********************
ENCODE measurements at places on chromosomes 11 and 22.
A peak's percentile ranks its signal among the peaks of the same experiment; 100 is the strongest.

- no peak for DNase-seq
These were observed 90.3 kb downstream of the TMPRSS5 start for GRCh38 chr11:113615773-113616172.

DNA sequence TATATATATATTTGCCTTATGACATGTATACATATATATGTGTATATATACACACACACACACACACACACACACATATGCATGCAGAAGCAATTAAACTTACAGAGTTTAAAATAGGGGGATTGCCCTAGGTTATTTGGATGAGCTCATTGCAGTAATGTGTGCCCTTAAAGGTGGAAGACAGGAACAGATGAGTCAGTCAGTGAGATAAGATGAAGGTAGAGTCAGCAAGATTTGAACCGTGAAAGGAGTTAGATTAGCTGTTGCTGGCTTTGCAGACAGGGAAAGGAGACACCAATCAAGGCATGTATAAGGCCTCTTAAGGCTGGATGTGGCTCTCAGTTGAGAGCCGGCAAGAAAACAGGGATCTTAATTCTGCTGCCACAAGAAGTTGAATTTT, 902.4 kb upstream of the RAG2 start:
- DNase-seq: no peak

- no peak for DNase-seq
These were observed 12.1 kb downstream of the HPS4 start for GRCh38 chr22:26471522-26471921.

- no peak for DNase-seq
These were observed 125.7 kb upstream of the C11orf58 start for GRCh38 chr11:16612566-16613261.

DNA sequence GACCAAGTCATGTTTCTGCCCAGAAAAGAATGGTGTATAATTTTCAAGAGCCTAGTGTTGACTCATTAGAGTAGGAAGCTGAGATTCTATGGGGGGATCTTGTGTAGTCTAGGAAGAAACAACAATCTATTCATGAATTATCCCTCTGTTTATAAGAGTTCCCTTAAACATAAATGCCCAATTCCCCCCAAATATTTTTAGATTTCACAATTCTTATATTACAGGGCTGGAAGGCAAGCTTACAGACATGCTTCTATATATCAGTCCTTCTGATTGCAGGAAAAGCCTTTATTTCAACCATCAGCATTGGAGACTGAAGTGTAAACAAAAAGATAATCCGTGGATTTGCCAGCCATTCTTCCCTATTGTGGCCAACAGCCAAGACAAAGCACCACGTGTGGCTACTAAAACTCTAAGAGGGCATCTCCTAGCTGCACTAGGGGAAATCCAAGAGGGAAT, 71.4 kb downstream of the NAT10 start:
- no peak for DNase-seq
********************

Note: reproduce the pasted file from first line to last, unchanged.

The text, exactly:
ENCODE measurements at places on chromosomes 11 and 22.
A peak's percentile ranks its signal among the peaks of the same experiment; 100 is the strongest.

- no peak for DNase-seq
These were observed 90.3 kb downstream of the TMPRSS5 start for GRCh38 chr11:113615773-113616172.

DNA sequence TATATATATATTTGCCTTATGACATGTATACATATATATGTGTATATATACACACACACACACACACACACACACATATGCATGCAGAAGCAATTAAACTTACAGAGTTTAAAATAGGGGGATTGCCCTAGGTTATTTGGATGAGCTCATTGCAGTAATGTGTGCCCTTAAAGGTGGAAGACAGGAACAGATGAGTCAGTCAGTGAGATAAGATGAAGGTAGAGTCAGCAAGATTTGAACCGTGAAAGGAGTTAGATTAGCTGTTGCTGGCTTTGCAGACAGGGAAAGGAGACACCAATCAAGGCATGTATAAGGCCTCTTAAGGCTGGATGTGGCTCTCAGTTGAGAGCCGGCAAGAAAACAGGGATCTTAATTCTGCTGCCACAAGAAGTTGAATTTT, 902.4 kb upstream of the RAG2 start:
- DNase-seq: no peak

- no peak for DNase-seq
These were observed 12.1 kb downstream of the HPS4 start for GRCh38 chr22:26471522-26471921.

- no peak for DNase-seq
These were observed 125.7 kb upstream of the C11orf58 start for GRCh38 chr11:16612566-16613261.

DNA sequence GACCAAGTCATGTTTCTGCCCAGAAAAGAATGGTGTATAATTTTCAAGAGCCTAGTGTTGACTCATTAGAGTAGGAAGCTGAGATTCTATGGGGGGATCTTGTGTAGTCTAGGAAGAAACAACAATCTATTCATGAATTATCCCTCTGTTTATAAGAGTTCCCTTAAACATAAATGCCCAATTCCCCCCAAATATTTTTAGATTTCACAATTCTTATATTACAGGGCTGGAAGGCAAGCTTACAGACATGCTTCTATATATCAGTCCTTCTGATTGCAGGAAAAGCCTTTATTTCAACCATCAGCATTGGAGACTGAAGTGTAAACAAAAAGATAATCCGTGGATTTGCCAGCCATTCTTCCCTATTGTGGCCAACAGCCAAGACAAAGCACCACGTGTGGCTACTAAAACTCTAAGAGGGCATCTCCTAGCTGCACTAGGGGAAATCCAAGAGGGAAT, 71.4 kb downstream of the NAT10 start:
- no peak for DNase-seq